Otherwise it just seems like you like the idea of kids, the “mystique” of children, but you really don’t want to deal with the hassle, the expense, the commitment. Instead, you anthropomorphize your dogs and try and claim parent status without having to really put in the work or commitment. Do you get up in the middle of the night to nurse your dog or comfort it because of night terrors or bad dreams (this is rhetorical, if you answered “yes”, please seek professional help).
So, no, your dogs are not your kids. My kid’s crawdad is not his kid. Nor are the cats our kids. Our dog is not related to us in any way. We own the dog. Various meal-worms that we raise to feed to lizards, they are not our kids. Baby goats may in fact be our kids, but I muddy the issue.
I see cutesy but belligerent shirts and posters about “Yes, my dogs are my kids. I am going to talk about them as much as you do your kids.” BS. How do your dogs do in school? What, they can’t talk or read? What part of the autistic spectrum are they on? You keep them on a leash? CALL CPS! They aren’t kids, you need to rethink your life. You get over it.
People without children don’t understand that for parents, sleeping is a luxury indulgence that we grab when we can. As a mother of three, I understand the frustration of not being able to get a good night sleep and I can recall many a morning when I could have quite happily curled up on the washing line and snoozed away!
That’s why I’ve created this guide to helping parents get the essential shut eye they need.
Routine, routine, routine
It’s drummed into us by the midwife, the online parenting forums and the plethora of baby books on the bedside cabinet. Getting your baby into a routine of eating and sleeping – something you should begin no later than the three month mark – is of the utmost importance and something that will help you get some sleep at night. If your baby has a bedtime, you also have a bedtime!
Ditch the caffeine
For the first six months of my first child’s life, the coffee pot was my friend and confidant. I wasn’t breastfeeding, so would slurp my way through the day to stave off fatigue. Instant, whole bean, espresso – anything I could lay my hands on!
But come night time, I would spend hours lying awake as the caffeine pulsed through my body, even though I craved sleep. Limit your coffee drinking to the morning and early afternoon and switch to decaf or fruity teas the closer it gets to bedtime.
There are also alternations you can make to your diet to help you sleep at night, aside from cutting out the caffeine. Check out this handy guide, created by Woman’s Day, of the top ten foods to get you to sleep at night.
Make use of the spare bedroom
If you’re fortunate to have a spare room in your home, making this a dedicated sleeping zone for exhausted parents where one of you can retreat for a night of solid rest, while the other takes responsibility for the night time duties.
Create a space that’s designed for relaxation and rest. Decorate the room in calm, warm colours and invest in a single memory foam mattress, which are available to order online from Zleeps. Memory foam mattresses conform to the shape of your body for extreme comfort, so they’re perfect for those nights when you’re in desperate need of rest.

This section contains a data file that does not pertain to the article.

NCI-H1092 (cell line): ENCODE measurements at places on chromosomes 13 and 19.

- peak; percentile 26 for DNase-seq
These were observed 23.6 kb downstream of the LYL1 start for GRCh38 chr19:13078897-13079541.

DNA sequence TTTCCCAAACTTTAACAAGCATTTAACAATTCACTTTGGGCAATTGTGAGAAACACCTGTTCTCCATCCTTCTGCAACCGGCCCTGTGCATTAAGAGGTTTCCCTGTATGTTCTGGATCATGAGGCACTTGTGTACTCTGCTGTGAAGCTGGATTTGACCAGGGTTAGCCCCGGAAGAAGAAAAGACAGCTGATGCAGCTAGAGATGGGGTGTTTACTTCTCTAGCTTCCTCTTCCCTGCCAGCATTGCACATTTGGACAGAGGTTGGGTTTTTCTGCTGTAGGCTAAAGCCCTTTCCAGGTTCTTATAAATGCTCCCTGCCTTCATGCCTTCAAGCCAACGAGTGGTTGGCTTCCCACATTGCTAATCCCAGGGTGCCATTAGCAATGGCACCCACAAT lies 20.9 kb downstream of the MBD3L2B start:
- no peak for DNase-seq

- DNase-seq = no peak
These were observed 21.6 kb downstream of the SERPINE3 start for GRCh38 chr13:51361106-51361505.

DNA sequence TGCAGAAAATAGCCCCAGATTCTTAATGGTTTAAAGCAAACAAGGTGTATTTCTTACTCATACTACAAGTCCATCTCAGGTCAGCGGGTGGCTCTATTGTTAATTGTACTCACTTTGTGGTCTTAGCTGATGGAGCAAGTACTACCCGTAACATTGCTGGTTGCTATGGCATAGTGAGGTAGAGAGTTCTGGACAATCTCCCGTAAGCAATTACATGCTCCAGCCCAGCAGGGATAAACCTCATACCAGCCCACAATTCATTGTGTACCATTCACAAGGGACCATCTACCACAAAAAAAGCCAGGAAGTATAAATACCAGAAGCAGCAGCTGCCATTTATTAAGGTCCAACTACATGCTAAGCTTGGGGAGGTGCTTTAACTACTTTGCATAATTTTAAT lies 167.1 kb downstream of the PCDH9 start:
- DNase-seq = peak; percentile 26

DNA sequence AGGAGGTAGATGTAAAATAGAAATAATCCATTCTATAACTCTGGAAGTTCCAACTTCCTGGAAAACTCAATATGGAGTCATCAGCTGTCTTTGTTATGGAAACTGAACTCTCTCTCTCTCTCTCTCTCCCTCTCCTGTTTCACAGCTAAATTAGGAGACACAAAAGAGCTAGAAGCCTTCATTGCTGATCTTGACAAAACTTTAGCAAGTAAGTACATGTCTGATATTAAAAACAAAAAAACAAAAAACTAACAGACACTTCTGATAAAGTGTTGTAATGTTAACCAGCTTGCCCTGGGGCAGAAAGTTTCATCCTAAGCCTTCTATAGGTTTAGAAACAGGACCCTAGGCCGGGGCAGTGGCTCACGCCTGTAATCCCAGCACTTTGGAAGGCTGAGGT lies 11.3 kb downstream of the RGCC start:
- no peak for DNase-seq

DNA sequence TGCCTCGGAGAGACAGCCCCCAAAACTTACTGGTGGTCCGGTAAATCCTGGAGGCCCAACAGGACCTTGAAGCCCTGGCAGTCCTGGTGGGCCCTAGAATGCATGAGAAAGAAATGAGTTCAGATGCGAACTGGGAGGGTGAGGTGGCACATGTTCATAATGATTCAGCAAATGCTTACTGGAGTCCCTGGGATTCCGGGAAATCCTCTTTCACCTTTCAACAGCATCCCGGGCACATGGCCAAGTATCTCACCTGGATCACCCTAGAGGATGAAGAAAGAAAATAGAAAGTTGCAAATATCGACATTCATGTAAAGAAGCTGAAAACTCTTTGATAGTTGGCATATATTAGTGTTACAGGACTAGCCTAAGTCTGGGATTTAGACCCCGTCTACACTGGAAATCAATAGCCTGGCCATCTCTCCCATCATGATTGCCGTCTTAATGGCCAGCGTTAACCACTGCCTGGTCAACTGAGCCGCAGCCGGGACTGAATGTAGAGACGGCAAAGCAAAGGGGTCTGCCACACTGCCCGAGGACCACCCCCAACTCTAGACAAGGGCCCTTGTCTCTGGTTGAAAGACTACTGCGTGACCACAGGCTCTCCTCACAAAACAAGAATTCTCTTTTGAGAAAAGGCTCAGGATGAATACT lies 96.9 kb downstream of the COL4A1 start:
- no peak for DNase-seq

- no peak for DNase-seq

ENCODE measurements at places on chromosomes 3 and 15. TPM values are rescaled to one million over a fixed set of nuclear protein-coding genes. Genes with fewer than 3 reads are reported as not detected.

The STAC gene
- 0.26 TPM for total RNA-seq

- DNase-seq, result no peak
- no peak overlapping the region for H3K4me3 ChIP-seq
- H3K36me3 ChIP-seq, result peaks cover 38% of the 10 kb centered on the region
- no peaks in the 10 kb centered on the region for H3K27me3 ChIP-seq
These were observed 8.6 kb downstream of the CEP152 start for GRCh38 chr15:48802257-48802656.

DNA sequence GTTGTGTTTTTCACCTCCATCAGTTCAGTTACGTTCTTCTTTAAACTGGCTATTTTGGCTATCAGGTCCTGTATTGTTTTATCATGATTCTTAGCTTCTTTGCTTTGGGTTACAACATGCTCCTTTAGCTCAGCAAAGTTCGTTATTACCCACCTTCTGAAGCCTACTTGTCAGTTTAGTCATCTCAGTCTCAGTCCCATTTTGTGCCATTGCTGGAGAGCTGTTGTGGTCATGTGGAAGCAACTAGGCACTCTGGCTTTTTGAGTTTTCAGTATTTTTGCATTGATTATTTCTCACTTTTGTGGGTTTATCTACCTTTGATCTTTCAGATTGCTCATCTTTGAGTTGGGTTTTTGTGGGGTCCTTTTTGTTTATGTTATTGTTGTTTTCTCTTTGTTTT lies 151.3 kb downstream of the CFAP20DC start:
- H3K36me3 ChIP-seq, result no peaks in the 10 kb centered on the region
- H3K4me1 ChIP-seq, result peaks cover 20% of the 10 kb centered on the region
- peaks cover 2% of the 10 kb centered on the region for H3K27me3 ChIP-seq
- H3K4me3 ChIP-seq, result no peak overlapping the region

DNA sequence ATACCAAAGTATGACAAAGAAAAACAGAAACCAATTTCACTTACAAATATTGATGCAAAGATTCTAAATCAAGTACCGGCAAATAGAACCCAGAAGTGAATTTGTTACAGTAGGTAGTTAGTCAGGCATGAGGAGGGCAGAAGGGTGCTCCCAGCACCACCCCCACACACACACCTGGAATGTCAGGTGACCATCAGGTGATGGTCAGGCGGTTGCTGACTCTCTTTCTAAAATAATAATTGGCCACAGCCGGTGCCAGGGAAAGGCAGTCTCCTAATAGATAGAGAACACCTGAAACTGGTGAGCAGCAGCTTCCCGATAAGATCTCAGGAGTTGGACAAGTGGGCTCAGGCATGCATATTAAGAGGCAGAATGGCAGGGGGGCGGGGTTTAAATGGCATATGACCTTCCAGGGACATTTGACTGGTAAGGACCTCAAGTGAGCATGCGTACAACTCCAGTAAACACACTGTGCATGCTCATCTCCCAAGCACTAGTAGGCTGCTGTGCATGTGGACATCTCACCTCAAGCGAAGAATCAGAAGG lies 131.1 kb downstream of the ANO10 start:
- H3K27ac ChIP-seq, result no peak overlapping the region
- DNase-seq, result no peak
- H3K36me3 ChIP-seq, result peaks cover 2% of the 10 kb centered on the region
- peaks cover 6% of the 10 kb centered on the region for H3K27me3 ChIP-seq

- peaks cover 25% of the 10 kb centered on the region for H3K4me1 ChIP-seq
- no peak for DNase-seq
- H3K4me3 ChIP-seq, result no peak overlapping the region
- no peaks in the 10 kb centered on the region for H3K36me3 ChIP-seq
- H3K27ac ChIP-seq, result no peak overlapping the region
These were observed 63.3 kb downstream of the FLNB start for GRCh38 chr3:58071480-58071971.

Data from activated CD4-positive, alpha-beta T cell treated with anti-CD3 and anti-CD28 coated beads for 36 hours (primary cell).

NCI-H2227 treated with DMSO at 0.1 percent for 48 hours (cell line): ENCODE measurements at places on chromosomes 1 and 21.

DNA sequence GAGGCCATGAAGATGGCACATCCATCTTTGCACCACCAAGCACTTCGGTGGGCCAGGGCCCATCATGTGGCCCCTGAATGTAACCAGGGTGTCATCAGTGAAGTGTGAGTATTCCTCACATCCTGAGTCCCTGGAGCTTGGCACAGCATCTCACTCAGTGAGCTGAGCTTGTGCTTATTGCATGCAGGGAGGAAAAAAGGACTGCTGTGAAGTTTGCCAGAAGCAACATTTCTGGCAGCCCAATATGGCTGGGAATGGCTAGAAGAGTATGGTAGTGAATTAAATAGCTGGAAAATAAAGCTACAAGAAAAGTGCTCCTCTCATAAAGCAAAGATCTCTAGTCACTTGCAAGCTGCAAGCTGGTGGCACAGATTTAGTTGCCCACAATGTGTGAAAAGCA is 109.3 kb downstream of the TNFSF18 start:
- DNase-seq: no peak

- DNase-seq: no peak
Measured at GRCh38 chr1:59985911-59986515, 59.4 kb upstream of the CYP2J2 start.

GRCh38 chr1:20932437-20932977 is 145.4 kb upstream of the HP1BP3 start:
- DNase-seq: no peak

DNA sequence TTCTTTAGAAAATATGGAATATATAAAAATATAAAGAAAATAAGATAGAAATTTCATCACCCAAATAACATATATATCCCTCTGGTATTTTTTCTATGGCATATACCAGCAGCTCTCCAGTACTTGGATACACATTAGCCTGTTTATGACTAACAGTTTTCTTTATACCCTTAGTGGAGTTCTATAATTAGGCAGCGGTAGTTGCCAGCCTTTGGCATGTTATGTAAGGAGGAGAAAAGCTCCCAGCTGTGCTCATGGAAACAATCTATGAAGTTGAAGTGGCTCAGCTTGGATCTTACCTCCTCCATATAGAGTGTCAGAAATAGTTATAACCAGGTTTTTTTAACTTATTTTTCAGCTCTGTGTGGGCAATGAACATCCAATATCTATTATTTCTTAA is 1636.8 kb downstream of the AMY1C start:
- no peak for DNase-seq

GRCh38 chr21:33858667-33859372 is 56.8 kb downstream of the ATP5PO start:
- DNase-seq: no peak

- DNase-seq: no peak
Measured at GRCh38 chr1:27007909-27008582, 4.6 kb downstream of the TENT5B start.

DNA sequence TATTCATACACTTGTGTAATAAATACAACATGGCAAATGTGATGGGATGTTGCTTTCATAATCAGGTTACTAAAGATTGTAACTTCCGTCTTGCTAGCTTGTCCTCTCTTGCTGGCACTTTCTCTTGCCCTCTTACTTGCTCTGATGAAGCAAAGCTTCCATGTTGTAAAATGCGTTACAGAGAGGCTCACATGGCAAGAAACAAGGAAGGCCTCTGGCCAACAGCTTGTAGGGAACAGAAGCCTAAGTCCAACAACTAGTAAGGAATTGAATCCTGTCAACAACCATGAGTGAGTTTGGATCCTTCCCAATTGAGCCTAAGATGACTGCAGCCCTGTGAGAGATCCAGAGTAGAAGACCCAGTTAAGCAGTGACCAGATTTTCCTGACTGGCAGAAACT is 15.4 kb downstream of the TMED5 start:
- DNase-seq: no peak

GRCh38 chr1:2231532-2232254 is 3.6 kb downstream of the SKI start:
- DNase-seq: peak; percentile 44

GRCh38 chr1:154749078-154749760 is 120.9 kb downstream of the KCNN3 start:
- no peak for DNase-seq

Make the most of your visitors
I know they mean well, but the flurry of visitors you receive when there’s a new baby in the house can be something of a nuisance – especially if you’re tired and irritable.
After you’ve made the cuppas and chatted with a visitor who also happens to have children, don’t worry about seeming rude by asking them to look after the baby while you catch forty winks. They’re a parent, so they’ll understand how tired you are and they’ll be delighted to spend half an hour cooing over the new arrival.
My mother was right. Once you have kids, your relationship with sleep will change forever. Even though the days of snoozing until lunch time are over, these tips should help you to get enough rest until your children go to university! Happy sleeping!]]>
This is all an indirect result of Jenny being passed over for homecoming queen her senior year. That mild trauma of being named just a princess, instead of the grand, big-deal queen, herself, seemed not to bother Jenny too much in 1989. She graciously took her defeat and went about her business, rarely ever mentioning it again.
But, flash forward to 2013, and something about her daughter being in high school, and being engaged in the great popularity contest that swirls around pretty girls, has awakened a Tiger mother-like response in Jenny. The woman is relentless in planning out Kristi’s eventual triumph as homecoming queen, or prom queen. She’s even picked out a couple of possible homecoming dresses for her girl, which is why we’re on to the junior prom, because much of the shopping for the homecoming outfit has already been completed.
It’s strange how these old things come back around, how what happened to us nearly 25 years ago, can influence our children through us.]]>
We received the results of my daughter’s Day o’Testing, and the results came back as everyone pretty much not knowing the cause of my daughter’s multiple speech and behavioral issues.
Which is SO not helpful.
I should start by stating that my daughter was not diagnosed as being on the autistic spectrum. But let us just say that she needed a home run, and only scored a triple. She needed one more box to be checked to have a confident diagnosis, and the team of doctors didn’t feel they could do that. So, that leaves us with a little person who has some issues, they just don’t fall into neat categories. They felt that the ABA therapy that autistic children often receive would not address her particular needs.